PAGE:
December 2021. Rhythms Amongst The Dust.


Those who have miraculously read all my blogs, will recall the April 2017 effort was all about a most excellent bust in alabaster, Napoletanina. In a sense the lady represents a lost world, one where statues and elegant vases were the stuff of middle-class social aspirations, something that today has been replaced by electronic chicanery, artless abstract art, and the very latest in Tin Lizzy’s. Such is the direction of an advancing (or perhaps declining) civilisation that has little time for a small gesture towards historical craftsmen whose art does not shout loud. One has the feeling that Alabaster was seen to have become so retro and anachronistic, having not a touch of chrome or a swipe anywhere, that they are regarded as nothing more than the dusty objects of yesteryear. Volterra, many consider, was the capital of this particular industry, given that once there were over 100 botteghe  (workshops) employing some 500 individual craftsmen for a world-wide market. Many craftsmen became their own travelling salesmen, as indeed the subject of this blog did, visiting and promoting themselves in the United States and all over Europe. How the mighty seem to have fallen. Today, only a handful remain to remind one of a glorious past.  

But this post is not about the antiques and the bygones of another age, nor the artisans who laboured mechanically to produce these heirlooms in the once satiated markets of the world, but about a craftsman who defiantly refuses to see his craft as an ossified relic, out of fashion and out of time. True, he continues to turn, and carve in a traditional manner, but also sets his mind to remain part of the modern world, tongue in cheek, moving with the rhythm of the contemporary era, creating objects that have become essentially timeless. Naturally, this does not come from just a flash course in relics at the local Tech, but in the ageless manner of ‘man and boy’, following in footsteps, learning from parental guidance, and yes, in 1979 enrolled for a true three-year artisan education at the Technical School in the small Tuscan town of Pomerance. After graduating he served a compulsory year in military service before returning to his father’s workshop to learn the finer points of running an Alabaster business. Such is the journey that adds up to this modern bottega with 37 years of independent practice behind it.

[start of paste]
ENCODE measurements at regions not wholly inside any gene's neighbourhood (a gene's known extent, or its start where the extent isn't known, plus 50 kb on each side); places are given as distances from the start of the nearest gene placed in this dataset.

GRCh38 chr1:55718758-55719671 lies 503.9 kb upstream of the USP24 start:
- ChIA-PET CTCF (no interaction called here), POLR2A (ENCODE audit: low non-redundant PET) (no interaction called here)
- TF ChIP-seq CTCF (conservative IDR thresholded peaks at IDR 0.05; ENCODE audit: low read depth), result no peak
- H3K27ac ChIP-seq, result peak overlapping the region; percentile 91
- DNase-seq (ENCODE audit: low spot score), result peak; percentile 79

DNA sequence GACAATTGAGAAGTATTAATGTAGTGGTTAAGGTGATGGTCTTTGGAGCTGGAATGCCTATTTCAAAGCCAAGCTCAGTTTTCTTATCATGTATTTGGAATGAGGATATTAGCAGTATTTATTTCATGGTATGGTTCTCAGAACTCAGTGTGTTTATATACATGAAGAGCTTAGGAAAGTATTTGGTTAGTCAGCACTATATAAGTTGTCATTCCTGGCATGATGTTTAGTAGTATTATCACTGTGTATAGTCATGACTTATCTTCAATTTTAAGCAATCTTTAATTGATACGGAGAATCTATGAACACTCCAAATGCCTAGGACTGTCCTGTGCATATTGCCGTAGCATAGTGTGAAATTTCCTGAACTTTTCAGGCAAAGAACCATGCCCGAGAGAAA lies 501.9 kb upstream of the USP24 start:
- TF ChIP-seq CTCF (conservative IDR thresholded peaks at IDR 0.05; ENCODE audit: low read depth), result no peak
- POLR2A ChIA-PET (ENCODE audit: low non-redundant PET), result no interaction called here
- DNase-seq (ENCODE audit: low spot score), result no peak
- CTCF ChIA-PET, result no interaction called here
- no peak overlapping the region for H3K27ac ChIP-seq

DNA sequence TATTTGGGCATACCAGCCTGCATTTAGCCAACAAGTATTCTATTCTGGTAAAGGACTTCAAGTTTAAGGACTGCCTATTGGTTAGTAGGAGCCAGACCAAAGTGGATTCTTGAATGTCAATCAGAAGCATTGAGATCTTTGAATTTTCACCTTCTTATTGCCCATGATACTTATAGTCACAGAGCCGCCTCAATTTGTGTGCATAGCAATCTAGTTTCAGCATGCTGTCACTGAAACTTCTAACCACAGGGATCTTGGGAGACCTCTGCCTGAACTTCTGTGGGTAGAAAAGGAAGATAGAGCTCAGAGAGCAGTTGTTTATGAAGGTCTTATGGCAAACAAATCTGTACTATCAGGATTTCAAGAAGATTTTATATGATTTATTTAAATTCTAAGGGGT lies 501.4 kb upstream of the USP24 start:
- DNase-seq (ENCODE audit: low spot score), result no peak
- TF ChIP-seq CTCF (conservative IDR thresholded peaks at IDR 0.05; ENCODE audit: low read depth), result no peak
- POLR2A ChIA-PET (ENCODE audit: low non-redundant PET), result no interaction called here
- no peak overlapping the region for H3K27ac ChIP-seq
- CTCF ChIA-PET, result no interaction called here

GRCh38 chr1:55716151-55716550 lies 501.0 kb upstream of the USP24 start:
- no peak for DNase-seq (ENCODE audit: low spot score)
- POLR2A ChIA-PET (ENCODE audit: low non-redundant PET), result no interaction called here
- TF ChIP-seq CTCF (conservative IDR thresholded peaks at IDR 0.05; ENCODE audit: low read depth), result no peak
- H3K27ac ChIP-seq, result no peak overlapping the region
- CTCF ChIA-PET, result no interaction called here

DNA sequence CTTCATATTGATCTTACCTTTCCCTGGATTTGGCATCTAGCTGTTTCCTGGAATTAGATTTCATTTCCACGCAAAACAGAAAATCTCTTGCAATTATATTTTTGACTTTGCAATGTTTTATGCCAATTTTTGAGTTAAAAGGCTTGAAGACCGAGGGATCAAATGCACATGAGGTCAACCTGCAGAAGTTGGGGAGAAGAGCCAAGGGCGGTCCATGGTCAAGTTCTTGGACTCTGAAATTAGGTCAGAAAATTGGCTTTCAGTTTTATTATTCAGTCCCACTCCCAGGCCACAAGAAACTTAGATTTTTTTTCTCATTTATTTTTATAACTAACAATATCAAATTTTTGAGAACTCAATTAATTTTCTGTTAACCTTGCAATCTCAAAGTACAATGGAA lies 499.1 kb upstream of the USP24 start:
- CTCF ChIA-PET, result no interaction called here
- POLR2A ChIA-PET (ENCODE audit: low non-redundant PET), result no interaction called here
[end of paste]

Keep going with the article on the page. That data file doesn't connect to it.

Giorgio Pecchioni is the real thing, a master of his trade, unique in his philosophical belief that skills are not static but can be applied to the modern world and in the modern manner. It is why he can make the impossible become reality in the present era - making traditional musical instruments out of solid Gypsum rock - Alabaster.


You believe me not? Rather, I kid you not. Hardly dead representative artefacts, relegated to holding the door open, but noisy, razmataz, syncopated tools to make music with, carved and constructed from minerals laid down at the beginning of time.